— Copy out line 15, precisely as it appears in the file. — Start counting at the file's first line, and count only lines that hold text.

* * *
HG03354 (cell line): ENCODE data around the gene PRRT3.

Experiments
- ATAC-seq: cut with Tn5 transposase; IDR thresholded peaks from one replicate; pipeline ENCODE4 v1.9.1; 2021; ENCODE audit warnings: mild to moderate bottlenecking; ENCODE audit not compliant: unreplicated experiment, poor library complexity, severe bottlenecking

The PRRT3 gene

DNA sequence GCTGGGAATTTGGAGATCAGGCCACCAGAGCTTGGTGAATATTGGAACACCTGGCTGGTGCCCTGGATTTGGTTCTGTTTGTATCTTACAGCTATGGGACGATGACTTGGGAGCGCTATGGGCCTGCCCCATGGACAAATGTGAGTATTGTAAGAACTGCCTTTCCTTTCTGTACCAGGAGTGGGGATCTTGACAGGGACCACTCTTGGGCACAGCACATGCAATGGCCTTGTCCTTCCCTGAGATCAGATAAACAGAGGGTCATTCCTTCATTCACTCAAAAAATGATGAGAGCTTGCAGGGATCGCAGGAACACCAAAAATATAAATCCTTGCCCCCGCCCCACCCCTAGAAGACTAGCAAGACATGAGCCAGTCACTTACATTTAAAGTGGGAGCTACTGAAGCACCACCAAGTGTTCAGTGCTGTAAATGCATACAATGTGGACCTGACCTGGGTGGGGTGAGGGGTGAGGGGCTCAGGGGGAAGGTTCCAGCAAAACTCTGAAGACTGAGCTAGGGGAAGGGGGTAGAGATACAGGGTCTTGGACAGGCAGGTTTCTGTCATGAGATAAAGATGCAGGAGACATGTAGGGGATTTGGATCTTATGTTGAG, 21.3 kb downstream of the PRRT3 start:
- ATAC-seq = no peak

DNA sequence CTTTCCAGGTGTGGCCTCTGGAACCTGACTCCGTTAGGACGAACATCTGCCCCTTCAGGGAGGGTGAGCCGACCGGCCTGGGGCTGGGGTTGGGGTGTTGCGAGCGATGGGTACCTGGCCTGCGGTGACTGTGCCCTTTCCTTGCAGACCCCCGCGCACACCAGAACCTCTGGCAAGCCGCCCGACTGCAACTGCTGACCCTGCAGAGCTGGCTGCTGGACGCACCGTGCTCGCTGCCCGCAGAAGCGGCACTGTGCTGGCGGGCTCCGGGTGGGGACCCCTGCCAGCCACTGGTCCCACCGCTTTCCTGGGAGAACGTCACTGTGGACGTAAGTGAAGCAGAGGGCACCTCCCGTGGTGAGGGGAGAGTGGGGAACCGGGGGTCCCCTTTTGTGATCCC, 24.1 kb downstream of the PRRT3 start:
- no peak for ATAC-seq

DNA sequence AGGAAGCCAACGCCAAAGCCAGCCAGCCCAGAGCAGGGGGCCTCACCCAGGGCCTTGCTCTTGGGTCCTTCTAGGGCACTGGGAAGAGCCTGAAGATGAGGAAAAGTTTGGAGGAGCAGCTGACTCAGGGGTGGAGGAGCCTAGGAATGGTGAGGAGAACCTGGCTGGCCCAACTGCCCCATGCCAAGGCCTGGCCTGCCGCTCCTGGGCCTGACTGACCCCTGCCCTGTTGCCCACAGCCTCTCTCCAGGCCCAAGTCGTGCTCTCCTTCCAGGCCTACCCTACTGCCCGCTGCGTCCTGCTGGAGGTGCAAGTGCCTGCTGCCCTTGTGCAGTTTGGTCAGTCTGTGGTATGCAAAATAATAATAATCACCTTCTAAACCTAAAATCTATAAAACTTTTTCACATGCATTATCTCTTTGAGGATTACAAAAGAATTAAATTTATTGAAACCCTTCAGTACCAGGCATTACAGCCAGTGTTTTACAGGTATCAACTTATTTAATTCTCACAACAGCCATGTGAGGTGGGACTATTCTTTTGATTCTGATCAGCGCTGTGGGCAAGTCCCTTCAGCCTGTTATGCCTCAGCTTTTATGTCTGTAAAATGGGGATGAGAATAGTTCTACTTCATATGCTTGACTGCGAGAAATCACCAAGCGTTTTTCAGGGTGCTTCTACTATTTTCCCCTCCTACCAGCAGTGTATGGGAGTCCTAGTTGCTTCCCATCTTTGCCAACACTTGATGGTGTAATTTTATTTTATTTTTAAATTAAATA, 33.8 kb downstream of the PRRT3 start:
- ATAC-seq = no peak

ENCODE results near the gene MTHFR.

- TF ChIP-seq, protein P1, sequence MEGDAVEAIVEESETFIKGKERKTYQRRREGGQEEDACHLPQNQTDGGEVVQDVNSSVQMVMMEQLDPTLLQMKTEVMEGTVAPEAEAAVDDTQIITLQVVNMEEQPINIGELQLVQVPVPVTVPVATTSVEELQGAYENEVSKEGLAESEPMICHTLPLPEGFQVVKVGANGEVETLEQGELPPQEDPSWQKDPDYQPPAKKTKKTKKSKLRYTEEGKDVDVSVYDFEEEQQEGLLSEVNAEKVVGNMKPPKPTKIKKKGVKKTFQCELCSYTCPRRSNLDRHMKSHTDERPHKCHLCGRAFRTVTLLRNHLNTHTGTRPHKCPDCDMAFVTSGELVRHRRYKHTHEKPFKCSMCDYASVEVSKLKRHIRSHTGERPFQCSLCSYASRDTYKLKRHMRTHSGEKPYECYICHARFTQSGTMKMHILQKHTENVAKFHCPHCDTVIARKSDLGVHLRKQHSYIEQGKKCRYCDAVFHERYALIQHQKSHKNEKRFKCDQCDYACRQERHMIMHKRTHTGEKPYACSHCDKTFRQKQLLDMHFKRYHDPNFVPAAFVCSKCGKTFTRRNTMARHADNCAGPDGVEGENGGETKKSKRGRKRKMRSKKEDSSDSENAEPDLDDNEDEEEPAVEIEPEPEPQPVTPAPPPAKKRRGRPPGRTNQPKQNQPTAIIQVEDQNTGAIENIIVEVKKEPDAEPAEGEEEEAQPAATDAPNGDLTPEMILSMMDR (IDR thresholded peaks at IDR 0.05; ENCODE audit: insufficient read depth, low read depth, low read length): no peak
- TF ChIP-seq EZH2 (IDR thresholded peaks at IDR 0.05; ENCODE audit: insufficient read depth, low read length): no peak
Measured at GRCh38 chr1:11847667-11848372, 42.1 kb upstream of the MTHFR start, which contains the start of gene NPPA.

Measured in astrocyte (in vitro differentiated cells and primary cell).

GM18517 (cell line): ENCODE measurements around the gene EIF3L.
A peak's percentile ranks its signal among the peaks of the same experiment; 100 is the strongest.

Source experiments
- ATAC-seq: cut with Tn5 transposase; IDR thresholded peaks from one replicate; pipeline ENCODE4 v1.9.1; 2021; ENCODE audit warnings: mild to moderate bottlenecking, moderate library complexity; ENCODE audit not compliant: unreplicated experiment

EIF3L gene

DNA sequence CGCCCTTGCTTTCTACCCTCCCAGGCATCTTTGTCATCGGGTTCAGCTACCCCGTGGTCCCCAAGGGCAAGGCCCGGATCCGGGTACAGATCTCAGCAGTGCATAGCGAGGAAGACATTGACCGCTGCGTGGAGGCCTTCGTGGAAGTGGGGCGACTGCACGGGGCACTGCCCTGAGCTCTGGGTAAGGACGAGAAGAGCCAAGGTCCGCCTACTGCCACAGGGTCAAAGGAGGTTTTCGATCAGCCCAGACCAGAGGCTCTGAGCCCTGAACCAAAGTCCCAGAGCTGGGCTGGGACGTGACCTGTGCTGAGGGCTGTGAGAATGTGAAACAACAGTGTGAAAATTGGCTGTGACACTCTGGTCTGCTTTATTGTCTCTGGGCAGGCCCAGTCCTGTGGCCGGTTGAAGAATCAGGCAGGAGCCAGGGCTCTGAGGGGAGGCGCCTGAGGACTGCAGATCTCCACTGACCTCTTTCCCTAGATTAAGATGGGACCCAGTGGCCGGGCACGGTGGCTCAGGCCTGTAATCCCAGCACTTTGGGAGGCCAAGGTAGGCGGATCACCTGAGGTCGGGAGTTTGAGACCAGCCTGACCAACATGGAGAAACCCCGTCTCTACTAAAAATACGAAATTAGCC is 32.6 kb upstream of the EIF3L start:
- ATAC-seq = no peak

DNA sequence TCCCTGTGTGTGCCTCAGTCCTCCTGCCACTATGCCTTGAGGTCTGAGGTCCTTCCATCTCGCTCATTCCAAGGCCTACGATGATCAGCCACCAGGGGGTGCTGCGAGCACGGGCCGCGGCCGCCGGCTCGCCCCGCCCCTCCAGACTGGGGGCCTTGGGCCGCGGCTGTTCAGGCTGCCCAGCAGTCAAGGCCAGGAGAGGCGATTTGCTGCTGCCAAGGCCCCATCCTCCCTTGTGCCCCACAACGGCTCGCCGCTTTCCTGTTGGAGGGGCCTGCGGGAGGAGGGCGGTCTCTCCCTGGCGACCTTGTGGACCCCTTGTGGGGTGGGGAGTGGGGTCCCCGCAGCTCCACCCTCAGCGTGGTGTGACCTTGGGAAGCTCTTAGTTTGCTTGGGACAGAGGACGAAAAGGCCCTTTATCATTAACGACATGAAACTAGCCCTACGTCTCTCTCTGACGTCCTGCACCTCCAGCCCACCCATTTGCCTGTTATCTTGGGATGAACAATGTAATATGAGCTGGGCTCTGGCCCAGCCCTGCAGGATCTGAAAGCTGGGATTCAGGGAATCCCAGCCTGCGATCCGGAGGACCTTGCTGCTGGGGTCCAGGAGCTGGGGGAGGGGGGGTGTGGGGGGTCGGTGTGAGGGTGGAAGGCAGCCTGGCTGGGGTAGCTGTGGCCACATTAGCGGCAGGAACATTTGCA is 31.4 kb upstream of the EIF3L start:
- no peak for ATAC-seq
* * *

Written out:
Measured in astrocyte (in vitro differentiated cells and primary cell).